Tweed replied that he couldn’t think of any land in a current M-1 district that would be suitable for a solar farm.
Woolsey told the Planning Commission that the resolution would lead to “spot zoning”, which is the practice of isolating individual parcels of land for a different use classification than the surrounding area.
“Spot zoning” can be done to the benefit of one property owner, but to the detriment of other owners.
The resolution could force future solar farms looking to locate in Greene County to come before the Planning Commission and request that properties in other districts be rezoned to M-1.
“The county doesn’t like to do ‘spot zoning’. The case law shows it’s suspect,” Woolsey said.
Woolsey also noted that “spot zoning” often leads to litigation and could lead to integrity issues for the Planning Commission.
Woolsey expressed concern that in the future, those wishing to have their property rezoned could be refused if they were not liked by members of the Planning Commission, or permission could be granted if they were popular with the Planning Commission or knew the right people.
“It could become a popularity contest. It could become someone you know and you don’t know. If you like someone, you can grant their request, but if you don’t like someone another, you refuse it,” Woolsey said. “Honestly, the Planning Commission is supposed to be blind and treat everyone fairly.”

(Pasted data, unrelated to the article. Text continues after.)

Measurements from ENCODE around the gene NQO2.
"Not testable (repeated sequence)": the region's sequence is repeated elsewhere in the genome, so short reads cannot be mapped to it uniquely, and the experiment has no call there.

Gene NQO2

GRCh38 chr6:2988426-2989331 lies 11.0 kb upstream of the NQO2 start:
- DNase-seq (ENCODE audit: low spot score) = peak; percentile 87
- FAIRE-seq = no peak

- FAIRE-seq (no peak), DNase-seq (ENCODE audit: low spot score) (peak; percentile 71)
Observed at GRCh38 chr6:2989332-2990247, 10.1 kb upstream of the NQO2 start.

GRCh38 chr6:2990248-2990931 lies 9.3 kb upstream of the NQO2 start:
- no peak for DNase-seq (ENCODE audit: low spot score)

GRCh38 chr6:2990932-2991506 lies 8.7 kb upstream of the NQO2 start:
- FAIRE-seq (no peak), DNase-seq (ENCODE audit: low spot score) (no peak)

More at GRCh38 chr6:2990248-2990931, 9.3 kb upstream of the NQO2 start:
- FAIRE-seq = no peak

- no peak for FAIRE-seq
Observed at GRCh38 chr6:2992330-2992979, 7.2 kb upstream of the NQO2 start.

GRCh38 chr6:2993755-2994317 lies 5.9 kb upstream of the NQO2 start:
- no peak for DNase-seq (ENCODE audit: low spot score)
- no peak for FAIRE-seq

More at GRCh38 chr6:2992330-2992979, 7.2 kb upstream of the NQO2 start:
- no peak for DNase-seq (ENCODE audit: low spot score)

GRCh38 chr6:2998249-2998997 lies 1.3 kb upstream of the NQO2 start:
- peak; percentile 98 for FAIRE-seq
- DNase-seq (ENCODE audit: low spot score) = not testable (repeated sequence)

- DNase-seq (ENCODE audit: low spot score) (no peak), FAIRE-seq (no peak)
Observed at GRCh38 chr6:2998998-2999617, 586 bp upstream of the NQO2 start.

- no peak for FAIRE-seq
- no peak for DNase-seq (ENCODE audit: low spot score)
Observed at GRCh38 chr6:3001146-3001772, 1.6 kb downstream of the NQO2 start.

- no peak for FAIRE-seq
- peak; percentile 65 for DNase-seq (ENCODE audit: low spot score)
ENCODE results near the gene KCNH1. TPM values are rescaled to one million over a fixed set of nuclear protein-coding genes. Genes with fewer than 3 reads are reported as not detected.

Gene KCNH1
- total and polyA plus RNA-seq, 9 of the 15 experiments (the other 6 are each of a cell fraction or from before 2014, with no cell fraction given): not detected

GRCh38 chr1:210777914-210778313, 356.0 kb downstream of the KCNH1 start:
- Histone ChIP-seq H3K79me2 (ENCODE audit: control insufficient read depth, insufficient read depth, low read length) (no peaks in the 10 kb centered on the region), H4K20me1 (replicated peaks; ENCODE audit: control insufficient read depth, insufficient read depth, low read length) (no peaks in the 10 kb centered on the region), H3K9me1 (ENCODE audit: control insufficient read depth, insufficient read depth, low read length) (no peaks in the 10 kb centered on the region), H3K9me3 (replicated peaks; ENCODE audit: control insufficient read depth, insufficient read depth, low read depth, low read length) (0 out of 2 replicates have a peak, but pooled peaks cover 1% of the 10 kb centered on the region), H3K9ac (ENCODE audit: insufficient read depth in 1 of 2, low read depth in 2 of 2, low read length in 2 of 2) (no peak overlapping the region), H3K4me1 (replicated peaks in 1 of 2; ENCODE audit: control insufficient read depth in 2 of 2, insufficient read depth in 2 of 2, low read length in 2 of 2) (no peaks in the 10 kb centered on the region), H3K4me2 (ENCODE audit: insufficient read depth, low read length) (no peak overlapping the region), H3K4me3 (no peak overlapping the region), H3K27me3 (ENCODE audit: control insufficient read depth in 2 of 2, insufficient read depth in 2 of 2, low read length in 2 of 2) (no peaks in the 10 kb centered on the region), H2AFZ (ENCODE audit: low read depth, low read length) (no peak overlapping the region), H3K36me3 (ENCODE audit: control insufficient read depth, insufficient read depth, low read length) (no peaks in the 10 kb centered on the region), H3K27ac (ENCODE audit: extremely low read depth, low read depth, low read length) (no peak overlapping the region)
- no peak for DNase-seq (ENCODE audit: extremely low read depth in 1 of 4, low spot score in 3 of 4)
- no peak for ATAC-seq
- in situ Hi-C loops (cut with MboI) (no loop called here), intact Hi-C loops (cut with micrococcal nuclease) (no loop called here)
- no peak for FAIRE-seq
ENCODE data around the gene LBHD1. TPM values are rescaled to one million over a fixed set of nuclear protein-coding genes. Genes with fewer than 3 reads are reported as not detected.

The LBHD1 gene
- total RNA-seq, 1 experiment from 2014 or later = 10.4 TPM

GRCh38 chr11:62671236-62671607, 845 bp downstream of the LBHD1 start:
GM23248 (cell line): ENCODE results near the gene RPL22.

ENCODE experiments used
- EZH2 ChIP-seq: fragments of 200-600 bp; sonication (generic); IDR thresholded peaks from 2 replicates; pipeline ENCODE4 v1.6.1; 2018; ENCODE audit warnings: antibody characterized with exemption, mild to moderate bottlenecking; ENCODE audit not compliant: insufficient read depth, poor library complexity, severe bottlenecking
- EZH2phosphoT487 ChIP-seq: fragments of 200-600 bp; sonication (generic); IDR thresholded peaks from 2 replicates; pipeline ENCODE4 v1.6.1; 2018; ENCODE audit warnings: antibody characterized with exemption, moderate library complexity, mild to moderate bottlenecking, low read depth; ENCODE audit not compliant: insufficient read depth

Woolsey told the Planning Commission it could also risk putting a burden on landowners’ rights.
“A lot of us are landlords and we don’t like being told what we can and can’t do with our property,” Woolsey said.
Residents who live near the former Austen property which is likely to be purchased by Silicon Ranch for the third solar farm installation expressed their concerns at the meeting and spoke out in favor of banning solar farms in districts A-1.
“Getting from A-1 to M-1 is crucial. We can debate whether we have enough M-1 land, but that’s not our problem,” Whirlwind Road’s Charles Montgomery told AFP. the Commission. .
Steve Ottinger of Par Lane expressed concerns about wildlife in the area and property values.
“I’m concerned about property values. I don’t know a single person who wants a solar farm in their backyard,” Ottinger said. “We have a lot of wildlife in this area that we love to see. I don’t want them damaged.”
Kent Bewley, who resides on the Asheville Freeway, also spoke out in favor of allowing solar farms only in M-1 districts.
“It will destroy a lot of farms in this area,” Bewley said.
Bewley also said the Austen family would not want the land used for solar farm purposes.
“We have to protect our farmland. It’s the biggest asset we have,” said Gary Randals of the Asheville Highway.
Marie Perry, the mother of The Band Perry siblings who reside on East Allens Bridge Road, spoke at the meeting and noted that she was not against solar farms, but felt that ownership maybe wasn’t the right one for one. She supported the resolution to limit solar farms to M-1 districts.
“I want to protect our opinions. I want to protect our land,” said Marie Perry.